Albert Pimentel

Yes, this is Rocky Pimentel. So, I think we're still looking at a single unit direct-attached storage market for branded for the next couple of quarters that being the dominant product. But like Steve talked about, that the – today that the branded has pretty much serviced the small home office type category of products and then demands. But I think as we see our product's roadmap over the next 18 to 24 quarters, we'll start to be introducing additional more complex products in the NAS, with a focus on the user experience and the software offering.

So we totally recognize the opportunity as the segmentation between traditional – between real consumer and true small business emerges that – it's an opportunity for us to continue to offer low-end complex NAS storage to that segment.

Stephen Luczo

I think a lot of that where the real research on the market side, and Jamie can lean on this as well as this line between prosumer to small business to medium business, and which of those segments you are going to be serviced through HTDs through cloud offerings, whether or not it's an AWS-type solution or a hybrid solution where there is local storage as well as some cloud-based storage.

And so we are working on our architectures that, in partnership with some of our cloud customers there is utilizations where by having a hybrid product, non-prime storage, as well as cloud-based has some overall advantages either in terms of security or cost or bandwidth. So I think how that flushes out and which one of those kind of sub-segments you are talking about will have well different offers. But that notwithstanding, that animal that is a pure NAS product for a lower-end less technically confident customer, the software has to get a lot easier.

Operator

Our next question comes from the line of Aaron Rakers with Stifel. Your line is open.

Aaron Rakers – Stifel Nicolaus

Yes, thank you. I think you kind of dovetailed a little bit with the comments that you just made. Can you talk a little bit more about your Xyratex business and in particular your ability to position a solution sale into the cloud opportunities? Has that started to materialize? How much was the Xyratex revenue contribution this last quarter relative to the $100 million? And maybe talk about how we should think about the trajectory of that opportunity going forward?

Stephen Luczo

Jamie, do you want to handle it?

Jamie Lerner

Hey, Aaron, this is Jamie. Maybe I'll take a moment and highlight some of the accomplishments this quarter. ClusterStor which is our high performance computing business is gaining a significant amount of traction in the oil and gas and healthcare verticals especially genomic sequencing as well as seeing a lot of strength in the government sector for immense big data deployments.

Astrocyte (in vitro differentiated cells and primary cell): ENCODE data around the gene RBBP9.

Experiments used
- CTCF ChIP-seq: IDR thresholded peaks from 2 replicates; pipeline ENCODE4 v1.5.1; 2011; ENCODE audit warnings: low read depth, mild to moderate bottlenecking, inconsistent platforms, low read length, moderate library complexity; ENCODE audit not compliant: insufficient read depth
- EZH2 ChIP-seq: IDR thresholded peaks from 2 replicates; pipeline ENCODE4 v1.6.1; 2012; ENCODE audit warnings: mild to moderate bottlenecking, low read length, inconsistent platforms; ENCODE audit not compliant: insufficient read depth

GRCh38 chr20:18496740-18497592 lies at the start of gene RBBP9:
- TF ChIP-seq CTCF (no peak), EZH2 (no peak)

Aaron, to give you an idea of the scale these projects, our team closed a 65 petabyte, 3-petaflop deal with a European weather service, as well as we recently won a 82 petabyte deal in partnership with Cray, that's delivering 1.7 terabytes per second for immense data processing to the U.S. government.

Of the Fortune Five, two of those oil and gas companies are using ClusterStor for their exploration and geospatial analytics. Now, for the cloud-scale folks that you talked about as a sign of that pipeline, we are responding to a 0.5 zettabyte and a full zettabyte storage opportunity for the world's largest cloud storage operators.

Few other points that are worth mentioning is also with ClusterStor we have an item called the Secure Data Appliance, which is the world's fastest data analytics engine. And this product achieved the Intelligence Community Directive, ICD 503 this quarter. And for those you don't know what that is, this is a group that oversees the analytics work for the Intelligence Community and has certified us for the world's most secure data projects for the U.S. Intelligence Community.

In addition, that ClusterStor business grew at over 210% this quarter. The Evolve business had its largest quarter in the last 10 years was – we have five deals that were over $500,000, so we are seeing the average sale price go up as we are able to, and working with Xyratex, meet the needs of much larger organizations. And in our OSS and OEM business which a lot of cloud providers are saying, will you actually build a custom box for us. We saw for the first time in over 10 quarters, that bookings were significantly ahead of revenue in that business, so all three businesses over-performed this quarter.

Aaron Rakers – Stifel Nicolaus

Right. And so when I think about that opportunity or that business trajectory materializing and considering that you are stripping out the pass-through effect of what Xyratex would have been historically selling on hard disk drive content. How do I think about the margin profile and how that could progress and play into the Seagate story? And I'll cede the floor.

Patrick O’Malley

So let me take that Aaron, this is Pat, and if Jamie wants to add color, please, Jamie, add more color. But when we made the acquisition we knew it was the – the first thing, we were going to stabilize the asset and I think what you're hearing from Jamie is, we stabilize it and start reinvigorate the product lines, that's the good thing.